And, after his death, a perceptive drama critic – picking up on a phrase from his unbearably bleak play, “Camino Real” – observed that Tennessee Williams, at the end, “was writing about the power of violets cracking rocks.” Something like that could be said about the disciples’ lives as well. There was a line right down the middle for them: before and after. Before the Resurrection when they were roughed up, they despaired that death, not life, is in control of things. But after the Resurrection, no matter what happened to them – and worse things happened – they were convinced that love is the strongest power in the world, stronger even than death , and that “nothing in all creation can separate us from the love of Christ.” On Easter, they found the life-giving power of violets to crack rocks, and to crack open a tomb. On Easter morning, they saw an unmistakable demonstration of Who is in charge.
Due to her conforming nature she agrees with her husband’s disgust of the birthmark and his plan of removal. In “The Birthmark”, Georgiana was witnessed, eagerly drinking the potion made by her husband to rid her of the birthmark (Hawthorne 9). If Georgiana had been more assertive against the judgement of her husband she may have saved herself. This describes Georgiana’s last moments, “As the last crimson tint of the birthmark-- that sole token of human imperfection--faded from her cheek, the parting breath of the now perfect woman passed into the atmosphere…” (Hawthorne 10). Demonstration of each of their responsibilities is expressed.
And then begins my verse your Breauty to extol, To glorify my love as if I were not grim. But who would believe my verse in time to come, when I inscribed with your unspoiled hair and eyes, They would spurn you after I die, and then They cried this poet had lied. Yet it mattered to me not, I didn 't long for being well-praised, But begetting so rare a beauty from an antique Song That would polish my pen, and embellish my grave. Love alters not when the decease of live looms, It carries on to the age of date and doom. The sonnets were done, echoing times from another age.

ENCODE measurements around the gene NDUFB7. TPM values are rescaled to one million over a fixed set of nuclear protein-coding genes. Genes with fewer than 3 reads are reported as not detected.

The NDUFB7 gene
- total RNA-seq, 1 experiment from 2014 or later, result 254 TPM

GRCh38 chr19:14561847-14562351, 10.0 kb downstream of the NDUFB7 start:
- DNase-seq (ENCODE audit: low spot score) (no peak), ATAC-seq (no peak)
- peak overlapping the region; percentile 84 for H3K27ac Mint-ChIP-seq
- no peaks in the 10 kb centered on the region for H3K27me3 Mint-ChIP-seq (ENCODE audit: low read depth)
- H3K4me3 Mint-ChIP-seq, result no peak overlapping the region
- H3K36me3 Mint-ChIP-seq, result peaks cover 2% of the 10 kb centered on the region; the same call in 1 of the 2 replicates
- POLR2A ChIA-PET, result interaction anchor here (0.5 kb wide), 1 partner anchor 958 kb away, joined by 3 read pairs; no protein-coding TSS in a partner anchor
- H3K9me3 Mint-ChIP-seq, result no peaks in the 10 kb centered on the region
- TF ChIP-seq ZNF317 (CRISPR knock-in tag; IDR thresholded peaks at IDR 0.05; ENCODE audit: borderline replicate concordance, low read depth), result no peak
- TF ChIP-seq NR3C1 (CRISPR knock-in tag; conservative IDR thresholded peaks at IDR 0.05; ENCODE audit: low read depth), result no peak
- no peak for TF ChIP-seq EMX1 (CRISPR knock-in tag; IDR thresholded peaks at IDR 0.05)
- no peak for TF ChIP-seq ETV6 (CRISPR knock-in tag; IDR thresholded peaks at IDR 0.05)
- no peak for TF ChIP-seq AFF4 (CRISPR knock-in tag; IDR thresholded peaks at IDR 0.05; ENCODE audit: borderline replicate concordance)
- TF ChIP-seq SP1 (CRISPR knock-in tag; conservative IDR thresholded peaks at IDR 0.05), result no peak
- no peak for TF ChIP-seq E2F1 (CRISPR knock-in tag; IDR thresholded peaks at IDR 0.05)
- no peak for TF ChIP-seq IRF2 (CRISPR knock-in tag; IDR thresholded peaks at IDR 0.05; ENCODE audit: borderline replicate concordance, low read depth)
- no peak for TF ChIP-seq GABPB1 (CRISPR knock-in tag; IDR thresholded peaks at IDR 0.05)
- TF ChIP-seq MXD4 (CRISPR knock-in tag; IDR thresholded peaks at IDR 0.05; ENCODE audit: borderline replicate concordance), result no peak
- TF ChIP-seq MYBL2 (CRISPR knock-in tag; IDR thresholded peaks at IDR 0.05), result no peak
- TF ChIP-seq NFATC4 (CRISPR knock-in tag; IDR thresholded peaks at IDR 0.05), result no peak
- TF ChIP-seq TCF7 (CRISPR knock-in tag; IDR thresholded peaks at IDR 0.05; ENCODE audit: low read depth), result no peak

When Lancelot allows the damsel he would not sleep with to accompany him, the text explains his silence by referencing the “wound [love] has given him,” and notes that “there is one whose remedy he would gladly seek ….” (Vv. 1293–1368). Caesura creates allusion to Guinevere, building up the idea that Lancelot has been hurt by previous romantic involvement with her, yet allowing the audience to draw the conclusion themselves. The mystery and reliance on the reader’s imagination is available because Lancelot and
Aeschylus once claimed “And even in our sleep, pain that cannot forget falls drop by drop upon the heart, and in our own despair, against our own will, comes wisdom by the awful grace of god.” Aeschylus shows that pain has incredible effects on the being. Pain plagues and diminishes the mind, body and heart, corrupting the soul itself. In Erich Maria Remarque 's All Quiet on the Western Front, the narrator, Paul Baumer, along with his fellow soldiers, experience these pains almost constantly throughout the story. Due to the traumatizing situations the men are put into during war, they are incapable of readjusting to humanity outside of the battlegrounds. They have been completely dissolved by the incredible pain they experience.